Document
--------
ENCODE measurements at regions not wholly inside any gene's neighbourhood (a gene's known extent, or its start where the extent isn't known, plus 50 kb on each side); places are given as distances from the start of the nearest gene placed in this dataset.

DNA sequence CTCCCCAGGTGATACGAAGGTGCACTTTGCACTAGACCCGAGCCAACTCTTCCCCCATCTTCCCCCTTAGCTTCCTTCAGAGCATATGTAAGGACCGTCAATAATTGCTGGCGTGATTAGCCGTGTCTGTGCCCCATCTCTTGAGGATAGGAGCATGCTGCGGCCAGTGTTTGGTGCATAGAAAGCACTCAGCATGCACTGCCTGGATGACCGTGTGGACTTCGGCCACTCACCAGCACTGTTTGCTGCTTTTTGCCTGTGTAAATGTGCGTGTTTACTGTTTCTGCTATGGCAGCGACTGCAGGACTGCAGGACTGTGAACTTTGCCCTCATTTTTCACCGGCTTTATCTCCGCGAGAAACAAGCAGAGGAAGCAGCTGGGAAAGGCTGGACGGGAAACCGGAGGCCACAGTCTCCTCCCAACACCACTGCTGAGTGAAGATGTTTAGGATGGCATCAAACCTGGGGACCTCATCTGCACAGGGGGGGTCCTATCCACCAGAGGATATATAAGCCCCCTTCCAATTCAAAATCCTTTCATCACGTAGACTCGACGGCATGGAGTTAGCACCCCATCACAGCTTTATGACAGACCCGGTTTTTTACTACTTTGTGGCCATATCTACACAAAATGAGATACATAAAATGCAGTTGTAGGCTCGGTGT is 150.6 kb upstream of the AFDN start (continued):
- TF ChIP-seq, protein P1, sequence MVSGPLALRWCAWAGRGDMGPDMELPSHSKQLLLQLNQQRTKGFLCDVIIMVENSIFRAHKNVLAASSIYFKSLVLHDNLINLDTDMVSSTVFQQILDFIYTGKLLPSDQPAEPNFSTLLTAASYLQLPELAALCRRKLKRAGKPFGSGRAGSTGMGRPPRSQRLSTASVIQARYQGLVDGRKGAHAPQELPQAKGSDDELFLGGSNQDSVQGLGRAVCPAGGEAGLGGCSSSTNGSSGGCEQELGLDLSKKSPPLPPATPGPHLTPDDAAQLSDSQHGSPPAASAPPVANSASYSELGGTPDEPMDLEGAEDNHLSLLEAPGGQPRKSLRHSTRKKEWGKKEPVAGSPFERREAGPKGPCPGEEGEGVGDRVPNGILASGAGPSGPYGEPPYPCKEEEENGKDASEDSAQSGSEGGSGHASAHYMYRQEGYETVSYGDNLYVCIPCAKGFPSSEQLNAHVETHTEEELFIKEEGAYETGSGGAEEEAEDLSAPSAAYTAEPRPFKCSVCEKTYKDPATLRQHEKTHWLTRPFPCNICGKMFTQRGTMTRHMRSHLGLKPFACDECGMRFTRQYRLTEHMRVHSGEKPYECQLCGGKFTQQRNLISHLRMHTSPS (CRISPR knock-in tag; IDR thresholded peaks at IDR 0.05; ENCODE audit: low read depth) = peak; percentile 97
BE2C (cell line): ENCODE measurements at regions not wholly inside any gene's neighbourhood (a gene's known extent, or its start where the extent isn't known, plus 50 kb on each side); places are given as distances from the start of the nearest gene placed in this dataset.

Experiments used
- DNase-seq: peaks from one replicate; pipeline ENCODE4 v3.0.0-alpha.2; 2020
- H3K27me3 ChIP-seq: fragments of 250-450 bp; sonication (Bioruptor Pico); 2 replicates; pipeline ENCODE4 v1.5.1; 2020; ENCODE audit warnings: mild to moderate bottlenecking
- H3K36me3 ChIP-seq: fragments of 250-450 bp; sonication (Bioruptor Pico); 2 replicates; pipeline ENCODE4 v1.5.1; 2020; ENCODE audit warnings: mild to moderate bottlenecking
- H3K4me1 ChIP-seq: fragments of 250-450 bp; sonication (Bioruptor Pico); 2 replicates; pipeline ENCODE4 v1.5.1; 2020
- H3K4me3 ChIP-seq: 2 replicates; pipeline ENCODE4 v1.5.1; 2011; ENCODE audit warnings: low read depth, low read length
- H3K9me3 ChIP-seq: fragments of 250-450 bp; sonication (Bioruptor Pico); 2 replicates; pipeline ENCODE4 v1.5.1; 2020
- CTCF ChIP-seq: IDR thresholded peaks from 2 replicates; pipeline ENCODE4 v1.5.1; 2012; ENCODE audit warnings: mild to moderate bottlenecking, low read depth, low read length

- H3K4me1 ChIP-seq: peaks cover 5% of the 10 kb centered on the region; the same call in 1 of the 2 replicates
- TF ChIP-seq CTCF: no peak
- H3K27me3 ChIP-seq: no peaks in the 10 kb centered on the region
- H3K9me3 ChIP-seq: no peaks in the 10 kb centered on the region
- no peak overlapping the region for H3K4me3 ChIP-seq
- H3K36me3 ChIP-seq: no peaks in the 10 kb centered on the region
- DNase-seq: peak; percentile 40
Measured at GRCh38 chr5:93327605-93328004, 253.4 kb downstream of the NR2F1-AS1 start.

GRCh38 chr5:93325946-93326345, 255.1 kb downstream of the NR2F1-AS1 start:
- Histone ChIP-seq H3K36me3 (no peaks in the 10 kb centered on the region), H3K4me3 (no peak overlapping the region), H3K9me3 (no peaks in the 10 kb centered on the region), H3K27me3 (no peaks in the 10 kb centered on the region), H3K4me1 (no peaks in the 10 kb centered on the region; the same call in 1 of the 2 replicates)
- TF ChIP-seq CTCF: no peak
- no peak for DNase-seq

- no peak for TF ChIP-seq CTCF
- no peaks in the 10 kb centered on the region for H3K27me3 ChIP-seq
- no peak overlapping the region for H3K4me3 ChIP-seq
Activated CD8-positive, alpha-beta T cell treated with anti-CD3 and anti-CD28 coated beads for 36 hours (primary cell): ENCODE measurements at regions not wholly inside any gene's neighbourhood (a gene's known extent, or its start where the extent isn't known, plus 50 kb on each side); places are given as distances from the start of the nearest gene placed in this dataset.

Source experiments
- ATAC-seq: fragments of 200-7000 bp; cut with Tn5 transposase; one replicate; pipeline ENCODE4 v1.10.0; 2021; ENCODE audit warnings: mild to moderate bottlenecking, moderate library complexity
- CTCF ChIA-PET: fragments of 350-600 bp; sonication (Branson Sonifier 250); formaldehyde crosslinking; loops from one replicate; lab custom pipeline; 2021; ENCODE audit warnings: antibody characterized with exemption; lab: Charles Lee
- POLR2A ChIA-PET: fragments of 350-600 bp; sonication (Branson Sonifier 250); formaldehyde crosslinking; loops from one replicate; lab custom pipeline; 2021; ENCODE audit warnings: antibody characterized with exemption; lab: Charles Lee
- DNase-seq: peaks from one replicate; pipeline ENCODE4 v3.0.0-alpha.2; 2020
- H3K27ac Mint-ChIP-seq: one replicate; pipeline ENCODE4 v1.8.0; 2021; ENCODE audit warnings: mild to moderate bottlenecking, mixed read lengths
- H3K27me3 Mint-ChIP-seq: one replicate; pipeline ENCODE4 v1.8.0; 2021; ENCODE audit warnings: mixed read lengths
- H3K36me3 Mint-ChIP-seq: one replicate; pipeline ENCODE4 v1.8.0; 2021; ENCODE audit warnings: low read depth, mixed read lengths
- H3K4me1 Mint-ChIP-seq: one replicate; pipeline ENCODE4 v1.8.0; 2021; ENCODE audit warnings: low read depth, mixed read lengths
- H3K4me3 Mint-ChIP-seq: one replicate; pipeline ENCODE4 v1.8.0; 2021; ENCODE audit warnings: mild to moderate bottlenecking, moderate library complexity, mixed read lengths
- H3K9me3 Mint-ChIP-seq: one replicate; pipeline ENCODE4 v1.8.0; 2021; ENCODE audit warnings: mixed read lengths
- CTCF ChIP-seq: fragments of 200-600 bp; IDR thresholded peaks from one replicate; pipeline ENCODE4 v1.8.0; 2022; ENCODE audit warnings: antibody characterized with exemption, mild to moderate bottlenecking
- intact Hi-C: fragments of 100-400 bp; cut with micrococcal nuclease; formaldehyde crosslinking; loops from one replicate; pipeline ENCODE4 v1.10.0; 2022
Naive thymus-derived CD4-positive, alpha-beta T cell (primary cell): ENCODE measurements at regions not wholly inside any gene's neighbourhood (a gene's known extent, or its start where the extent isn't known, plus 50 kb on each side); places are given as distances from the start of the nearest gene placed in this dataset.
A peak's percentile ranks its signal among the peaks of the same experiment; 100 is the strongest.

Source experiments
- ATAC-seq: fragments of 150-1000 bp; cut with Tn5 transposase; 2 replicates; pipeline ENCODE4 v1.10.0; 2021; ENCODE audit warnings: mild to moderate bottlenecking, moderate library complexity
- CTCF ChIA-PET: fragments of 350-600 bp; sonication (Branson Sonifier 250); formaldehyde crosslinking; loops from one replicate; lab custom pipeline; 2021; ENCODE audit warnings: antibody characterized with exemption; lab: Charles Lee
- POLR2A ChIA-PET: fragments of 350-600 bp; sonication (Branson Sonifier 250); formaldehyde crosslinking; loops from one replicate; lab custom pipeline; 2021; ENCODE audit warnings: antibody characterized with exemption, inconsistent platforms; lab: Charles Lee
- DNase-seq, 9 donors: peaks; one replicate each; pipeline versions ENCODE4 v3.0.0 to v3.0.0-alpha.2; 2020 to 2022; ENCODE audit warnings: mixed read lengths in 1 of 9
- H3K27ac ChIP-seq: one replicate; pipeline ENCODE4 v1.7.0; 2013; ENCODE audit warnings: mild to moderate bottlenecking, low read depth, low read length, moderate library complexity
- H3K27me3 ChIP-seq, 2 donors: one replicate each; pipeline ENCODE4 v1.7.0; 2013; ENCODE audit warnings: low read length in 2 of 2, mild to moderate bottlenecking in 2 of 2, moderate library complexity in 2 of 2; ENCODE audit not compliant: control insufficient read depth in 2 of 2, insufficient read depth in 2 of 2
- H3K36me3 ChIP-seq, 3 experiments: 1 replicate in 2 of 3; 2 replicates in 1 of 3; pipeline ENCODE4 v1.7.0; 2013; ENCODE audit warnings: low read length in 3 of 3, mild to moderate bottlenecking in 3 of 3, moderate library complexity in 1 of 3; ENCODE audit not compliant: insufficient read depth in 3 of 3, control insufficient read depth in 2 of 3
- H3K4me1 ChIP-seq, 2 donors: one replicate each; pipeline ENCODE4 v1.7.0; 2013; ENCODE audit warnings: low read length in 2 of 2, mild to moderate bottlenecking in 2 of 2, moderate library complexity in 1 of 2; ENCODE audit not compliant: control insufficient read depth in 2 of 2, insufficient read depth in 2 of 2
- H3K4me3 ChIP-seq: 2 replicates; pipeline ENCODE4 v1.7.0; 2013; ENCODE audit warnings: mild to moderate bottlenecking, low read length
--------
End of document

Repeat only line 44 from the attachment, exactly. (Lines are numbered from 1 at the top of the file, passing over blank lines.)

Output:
Source experiments